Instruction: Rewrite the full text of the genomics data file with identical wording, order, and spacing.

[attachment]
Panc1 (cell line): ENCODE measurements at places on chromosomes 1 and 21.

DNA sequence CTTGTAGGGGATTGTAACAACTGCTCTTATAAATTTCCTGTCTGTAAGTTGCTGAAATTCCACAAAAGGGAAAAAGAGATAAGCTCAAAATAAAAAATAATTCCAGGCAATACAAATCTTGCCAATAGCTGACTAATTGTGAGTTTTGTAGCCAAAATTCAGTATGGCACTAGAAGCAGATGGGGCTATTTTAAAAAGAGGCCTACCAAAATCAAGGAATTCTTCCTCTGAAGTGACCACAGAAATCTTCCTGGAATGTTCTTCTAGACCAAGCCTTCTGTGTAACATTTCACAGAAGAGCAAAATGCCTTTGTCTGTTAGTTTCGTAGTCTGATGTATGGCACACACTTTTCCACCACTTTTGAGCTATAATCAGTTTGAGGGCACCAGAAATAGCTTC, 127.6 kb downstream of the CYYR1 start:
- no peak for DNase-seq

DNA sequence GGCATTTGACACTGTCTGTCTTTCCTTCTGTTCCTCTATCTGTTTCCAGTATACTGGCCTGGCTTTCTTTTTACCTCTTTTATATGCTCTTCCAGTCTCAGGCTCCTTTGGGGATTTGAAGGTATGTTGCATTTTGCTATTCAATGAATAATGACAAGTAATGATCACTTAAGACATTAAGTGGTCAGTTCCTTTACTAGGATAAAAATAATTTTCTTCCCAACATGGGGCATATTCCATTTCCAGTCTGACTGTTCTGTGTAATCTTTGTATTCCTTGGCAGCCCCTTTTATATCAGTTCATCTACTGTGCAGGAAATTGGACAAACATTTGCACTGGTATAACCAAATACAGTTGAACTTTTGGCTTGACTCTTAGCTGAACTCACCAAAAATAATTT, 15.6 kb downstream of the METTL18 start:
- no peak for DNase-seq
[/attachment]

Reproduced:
Panc1 (cell line): ENCODE measurements at places on chromosomes 1 and 21.

DNA sequence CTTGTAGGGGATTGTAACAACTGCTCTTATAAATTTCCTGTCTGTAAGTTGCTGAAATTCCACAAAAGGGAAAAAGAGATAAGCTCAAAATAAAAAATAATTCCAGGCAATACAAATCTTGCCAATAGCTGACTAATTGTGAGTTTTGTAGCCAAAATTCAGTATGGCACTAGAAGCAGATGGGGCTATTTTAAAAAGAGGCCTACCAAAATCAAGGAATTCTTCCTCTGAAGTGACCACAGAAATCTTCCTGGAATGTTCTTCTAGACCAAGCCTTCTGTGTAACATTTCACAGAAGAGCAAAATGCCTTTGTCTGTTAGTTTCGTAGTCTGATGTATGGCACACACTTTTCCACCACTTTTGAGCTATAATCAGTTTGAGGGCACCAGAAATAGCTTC, 127.6 kb downstream of the CYYR1 start:
- no peak for DNase-seq

DNA sequence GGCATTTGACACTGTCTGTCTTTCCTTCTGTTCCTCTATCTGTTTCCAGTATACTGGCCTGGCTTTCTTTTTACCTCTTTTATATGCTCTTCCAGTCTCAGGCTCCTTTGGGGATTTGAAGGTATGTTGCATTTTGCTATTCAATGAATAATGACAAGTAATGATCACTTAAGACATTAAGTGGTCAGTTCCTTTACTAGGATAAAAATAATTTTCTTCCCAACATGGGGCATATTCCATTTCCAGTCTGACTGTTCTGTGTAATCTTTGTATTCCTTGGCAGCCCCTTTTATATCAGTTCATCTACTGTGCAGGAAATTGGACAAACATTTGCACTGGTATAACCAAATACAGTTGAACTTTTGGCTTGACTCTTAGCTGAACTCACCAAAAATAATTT, 15.6 kb downstream of the METTL18 start:
- no peak for DNase-seq